Middle-class fleeing to the 'burbs - Macleans.ca

Middle-class fleeing to the ‘burbs

Statistics Canada finds only the wealthiest and poorest Canadians staying in cities


A new report from Statistics Canada shows that 14 per cent of people aged 25-44, the most likely demographic to have children, moved out of Toronto, Montreal and Vancouver and into their surrounding suburbs between 2001 and 2006. Far fewer went the other way—between four and five per cent depending on the city. “I think a lot of what we’re seeing in these patterns are really associated with housing costs and availability of affordable
homes,” says Clarence Lochhead, executive director of the Vanier Institute of the Family. “That also explains the exception of the high-income folks who have a smaller likelihood of moving because they’re more likely to be able to afford some of the costs associated with housing in the core of cities.” Families making $100,000 or more per year were less likely to move out of the city, as were those making $20,000 or less per year, which Statistics Canada says is probably because of the difficulty in affording a vehicle to commute from the suburbs at that lower income level.

Ottawa Citizen

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Middle-class fleeing to the ‘burbs

  1. it has nothing to do with money.Coming from one of those many people who are leavivg its because these places are simply no longer our home.See progressives decided 40 years that to many white people in one place was bad thing that needed to be fixed and did they ever fix it. So sorry if we dont want to live in the rianbow eutopia with a bunch of muslim fanatics and jamacian gangters

    • Yeah, the fact that a house that costs $250k in the suburbs costs $550k in the city has nothing to do with it. Or that your $250k in the city will either get you a tiny condo or a run-down house in a lousy neighbourhood. Nothing at all.

      Keep moving further, Tyler. Preferably to a cabin in the woods far from others.

    • Have you been to Toronto's suburbs? They're chockablock with those ferners you seem to live in fear of.

    • You are so obviously laughably not a metro city dweller of any sort, I can bloody tell.

      • Speak for yourself. I'm stuck out here because I can't afford the city.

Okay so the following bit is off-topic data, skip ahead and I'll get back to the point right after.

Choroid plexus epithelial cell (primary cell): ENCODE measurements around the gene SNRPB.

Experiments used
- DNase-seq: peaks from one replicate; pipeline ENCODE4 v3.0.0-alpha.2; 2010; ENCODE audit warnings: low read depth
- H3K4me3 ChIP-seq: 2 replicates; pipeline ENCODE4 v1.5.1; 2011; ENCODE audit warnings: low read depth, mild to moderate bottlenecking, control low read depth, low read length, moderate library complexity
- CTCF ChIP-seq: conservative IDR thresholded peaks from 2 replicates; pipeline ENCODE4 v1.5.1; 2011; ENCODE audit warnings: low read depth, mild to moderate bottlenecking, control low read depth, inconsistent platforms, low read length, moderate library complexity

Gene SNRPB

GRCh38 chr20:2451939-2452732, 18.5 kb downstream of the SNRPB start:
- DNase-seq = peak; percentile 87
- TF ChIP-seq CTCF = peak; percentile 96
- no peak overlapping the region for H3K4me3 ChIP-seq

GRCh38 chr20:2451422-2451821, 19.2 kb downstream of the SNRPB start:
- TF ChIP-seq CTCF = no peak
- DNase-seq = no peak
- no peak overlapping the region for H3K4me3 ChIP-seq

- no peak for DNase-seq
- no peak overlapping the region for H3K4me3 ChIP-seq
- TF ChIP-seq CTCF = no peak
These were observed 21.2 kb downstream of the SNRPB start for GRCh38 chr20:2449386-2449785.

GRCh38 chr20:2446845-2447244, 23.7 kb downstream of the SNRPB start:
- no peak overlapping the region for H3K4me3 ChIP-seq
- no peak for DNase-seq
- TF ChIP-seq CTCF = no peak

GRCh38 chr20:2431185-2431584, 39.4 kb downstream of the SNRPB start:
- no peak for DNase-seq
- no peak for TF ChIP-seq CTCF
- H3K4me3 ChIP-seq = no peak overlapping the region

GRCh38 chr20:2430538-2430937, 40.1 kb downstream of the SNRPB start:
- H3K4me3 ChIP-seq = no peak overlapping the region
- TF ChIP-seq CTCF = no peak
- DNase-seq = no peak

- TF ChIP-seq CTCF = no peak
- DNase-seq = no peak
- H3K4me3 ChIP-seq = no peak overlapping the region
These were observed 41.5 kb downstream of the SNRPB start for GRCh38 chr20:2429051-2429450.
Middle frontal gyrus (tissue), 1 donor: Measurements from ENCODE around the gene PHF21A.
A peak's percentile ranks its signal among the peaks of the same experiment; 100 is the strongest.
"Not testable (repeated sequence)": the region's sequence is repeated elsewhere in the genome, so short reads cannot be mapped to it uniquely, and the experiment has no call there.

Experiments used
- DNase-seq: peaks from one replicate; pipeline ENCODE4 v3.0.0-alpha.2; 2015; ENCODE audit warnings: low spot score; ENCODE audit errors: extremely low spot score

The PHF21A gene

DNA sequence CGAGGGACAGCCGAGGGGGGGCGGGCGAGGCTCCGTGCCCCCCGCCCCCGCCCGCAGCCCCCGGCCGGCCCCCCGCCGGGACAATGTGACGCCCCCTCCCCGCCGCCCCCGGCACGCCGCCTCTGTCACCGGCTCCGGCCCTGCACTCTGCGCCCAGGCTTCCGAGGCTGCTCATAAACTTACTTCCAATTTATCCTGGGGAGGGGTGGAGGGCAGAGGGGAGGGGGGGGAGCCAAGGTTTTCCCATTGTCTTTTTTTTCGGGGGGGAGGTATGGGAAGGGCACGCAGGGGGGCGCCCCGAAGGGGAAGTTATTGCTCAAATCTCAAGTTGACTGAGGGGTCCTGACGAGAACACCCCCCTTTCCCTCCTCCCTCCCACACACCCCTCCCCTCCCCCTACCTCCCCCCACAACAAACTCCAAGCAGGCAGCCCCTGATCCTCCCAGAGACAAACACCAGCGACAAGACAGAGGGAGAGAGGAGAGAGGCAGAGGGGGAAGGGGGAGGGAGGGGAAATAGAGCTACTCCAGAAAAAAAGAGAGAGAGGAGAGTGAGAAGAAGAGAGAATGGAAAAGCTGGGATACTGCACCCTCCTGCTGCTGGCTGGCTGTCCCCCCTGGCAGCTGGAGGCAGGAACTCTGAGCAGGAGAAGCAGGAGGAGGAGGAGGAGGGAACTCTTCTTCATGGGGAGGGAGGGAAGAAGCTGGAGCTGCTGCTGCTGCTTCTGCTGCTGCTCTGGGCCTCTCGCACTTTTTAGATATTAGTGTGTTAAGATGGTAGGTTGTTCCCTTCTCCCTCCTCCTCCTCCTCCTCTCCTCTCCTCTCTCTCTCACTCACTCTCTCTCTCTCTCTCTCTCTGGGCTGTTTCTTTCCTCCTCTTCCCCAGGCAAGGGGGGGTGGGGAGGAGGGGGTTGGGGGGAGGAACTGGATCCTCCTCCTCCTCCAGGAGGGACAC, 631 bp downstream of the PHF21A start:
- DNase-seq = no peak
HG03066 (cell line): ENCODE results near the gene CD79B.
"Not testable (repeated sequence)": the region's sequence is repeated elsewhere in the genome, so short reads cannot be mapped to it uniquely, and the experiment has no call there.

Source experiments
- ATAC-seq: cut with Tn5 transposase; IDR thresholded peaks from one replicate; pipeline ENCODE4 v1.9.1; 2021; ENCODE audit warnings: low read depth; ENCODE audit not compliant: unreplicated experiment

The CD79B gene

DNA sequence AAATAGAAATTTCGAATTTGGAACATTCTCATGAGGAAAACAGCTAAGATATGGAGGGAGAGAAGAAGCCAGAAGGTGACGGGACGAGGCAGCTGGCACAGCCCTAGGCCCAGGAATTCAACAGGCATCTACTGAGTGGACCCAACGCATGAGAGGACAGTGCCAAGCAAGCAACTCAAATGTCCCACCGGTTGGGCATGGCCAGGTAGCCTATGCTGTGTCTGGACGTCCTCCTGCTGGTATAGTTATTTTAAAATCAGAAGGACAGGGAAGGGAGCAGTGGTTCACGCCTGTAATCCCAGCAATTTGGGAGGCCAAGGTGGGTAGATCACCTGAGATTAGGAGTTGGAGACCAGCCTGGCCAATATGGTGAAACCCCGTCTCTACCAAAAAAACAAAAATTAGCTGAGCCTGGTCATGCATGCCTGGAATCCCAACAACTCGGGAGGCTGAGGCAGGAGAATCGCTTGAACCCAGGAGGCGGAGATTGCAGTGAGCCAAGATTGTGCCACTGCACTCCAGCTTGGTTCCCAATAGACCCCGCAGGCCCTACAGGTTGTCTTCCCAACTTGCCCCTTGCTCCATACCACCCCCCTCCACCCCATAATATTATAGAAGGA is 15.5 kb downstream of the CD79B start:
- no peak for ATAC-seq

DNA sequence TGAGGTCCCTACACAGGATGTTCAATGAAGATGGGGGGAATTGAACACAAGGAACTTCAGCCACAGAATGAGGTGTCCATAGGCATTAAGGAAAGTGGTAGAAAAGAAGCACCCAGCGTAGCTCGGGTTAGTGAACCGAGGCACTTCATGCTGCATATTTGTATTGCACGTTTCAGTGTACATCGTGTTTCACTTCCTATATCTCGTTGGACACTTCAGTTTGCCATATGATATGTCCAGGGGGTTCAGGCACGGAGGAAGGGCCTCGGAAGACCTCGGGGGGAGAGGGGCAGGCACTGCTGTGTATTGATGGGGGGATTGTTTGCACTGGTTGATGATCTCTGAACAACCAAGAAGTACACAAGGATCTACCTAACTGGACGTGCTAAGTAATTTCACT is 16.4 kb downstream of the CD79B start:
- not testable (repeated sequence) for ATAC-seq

• Moving from a small town to a shack in the woods out of fear, ignorance, and loathing of all things different is not the same as a young couple moving to the burbs so they can afford a bigger house.

  2. maybe the $20,000 or less salaries find it easier to get hand outs in the city rather than a suburb. Same low paying jobs are in the suburbs.
    Take Vancouver for example, most expensive city in Canada and every poor person in BC whines and complains they can't afford to live there. I make over the statistics Canada magic number of 100,000$ per year and can't afford to live there either!
    Stop the social european style hand outs and maybe those people will move out the city and work to better themselves. Instead of living the endless cycle of working depressed because they can't afford anything. Then continue to whine and complain about it till the hand outs are received.
    Interesting statistics but short cited theory.

    • Also, suburbs are not very friendly places to live if you cannot afford a car.

      It's interesting, though, that rich people are staying downtown. In many US cities the wealthiest have fled to the suburbs.

  3. I disagree. The reason people are fleeing to the burbs (a trend which I'm sure has slowed since 2006) is because they perceive that their happiness hinges on having two cars in the garage, a 2000 sq ft house (of which they only occupy a small part) and having 2.5 kids.

    Studies show that any savings in real estate are actually eaten up by the increased commuting costs, and that people are happier the shorter their commute is. North Americans are stuck on the notion that success only comes when you can afford a large house with a big yard – regardless of how far from employment centres it may be.

    The ranks of poverty are swelling in the burbs, so soon enough the problems of downtown will be more a problem of the suburban areas.

    Also, there are affordable housing options in the city – just not necessarily in detached houses. New regulations in cities like Toronto are forcing developers to include more condo units with 3 bedrooms so that they can better accommodate families.

    • I suspect this is partly because suburban developers target the middle class with their advertising.

  4. 2001 to 2006 was before the recession, before gas price shocks – before a whole lot of things. I'd be curious to see what the trends are now.

  5. most young people must know the suburbs are freaking boring, if you aren't newly wed or nearly dead, it would be better to live right in the city core and you'll have more time due to less commutes and will save thousands on not having a car ..and then you can be smug because you are greener than your suburban friends

  6. Isn't this a normal pattern throughout the industrialized world?